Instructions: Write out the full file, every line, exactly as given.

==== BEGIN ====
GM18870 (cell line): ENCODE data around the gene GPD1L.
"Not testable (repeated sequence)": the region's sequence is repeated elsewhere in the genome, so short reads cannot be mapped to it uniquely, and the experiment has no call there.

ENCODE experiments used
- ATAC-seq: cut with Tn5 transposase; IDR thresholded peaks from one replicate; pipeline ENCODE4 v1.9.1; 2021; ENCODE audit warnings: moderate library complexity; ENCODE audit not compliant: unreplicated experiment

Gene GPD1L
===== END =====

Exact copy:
GM18870 (cell line): ENCODE data around the gene GPD1L.
"Not testable (repeated sequence)": the region's sequence is repeated elsewhere in the genome, so short reads cannot be mapped to it uniquely, and the experiment has no call there.

ENCODE experiments used
- ATAC-seq: cut with Tn5 transposase; IDR thresholded peaks from one replicate; pipeline ENCODE4 v1.9.1; 2021; ENCODE audit warnings: moderate library complexity; ENCODE audit not compliant: unreplicated experiment

Gene GPD1L